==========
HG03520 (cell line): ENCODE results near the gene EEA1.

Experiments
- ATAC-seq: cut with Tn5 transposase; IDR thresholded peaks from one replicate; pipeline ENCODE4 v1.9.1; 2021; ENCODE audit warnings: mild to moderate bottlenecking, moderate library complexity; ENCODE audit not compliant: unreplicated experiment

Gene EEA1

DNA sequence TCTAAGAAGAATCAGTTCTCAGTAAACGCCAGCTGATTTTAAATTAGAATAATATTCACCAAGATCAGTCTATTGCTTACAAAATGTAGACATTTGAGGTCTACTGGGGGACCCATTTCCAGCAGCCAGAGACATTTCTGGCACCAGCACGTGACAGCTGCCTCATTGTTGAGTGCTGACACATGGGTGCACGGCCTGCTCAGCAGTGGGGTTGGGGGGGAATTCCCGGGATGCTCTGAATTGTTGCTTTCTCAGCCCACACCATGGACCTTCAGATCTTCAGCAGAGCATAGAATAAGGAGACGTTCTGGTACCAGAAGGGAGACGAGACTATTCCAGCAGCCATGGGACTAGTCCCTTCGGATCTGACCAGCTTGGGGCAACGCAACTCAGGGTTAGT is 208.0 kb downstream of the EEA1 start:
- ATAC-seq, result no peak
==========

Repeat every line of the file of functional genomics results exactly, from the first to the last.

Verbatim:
HG03520 (cell line): ENCODE results near the gene EEA1.

Experiments
- ATAC-seq: cut with Tn5 transposase; IDR thresholded peaks from one replicate; pipeline ENCODE4 v1.9.1; 2021; ENCODE audit warnings: mild to moderate bottlenecking, moderate library complexity; ENCODE audit not compliant: unreplicated experiment

Gene EEA1

DNA sequence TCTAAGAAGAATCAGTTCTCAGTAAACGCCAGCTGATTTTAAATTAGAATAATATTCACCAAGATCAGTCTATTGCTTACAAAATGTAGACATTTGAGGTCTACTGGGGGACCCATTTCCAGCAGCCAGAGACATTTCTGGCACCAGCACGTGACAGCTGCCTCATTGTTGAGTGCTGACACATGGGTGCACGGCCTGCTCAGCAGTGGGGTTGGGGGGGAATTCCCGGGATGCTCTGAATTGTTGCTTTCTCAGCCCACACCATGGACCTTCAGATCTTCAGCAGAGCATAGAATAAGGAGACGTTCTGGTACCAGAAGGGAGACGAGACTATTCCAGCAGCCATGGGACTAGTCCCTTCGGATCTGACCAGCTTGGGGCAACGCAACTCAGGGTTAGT is 208.0 kb downstream of the EEA1 start:
- ATAC-seq, result no peak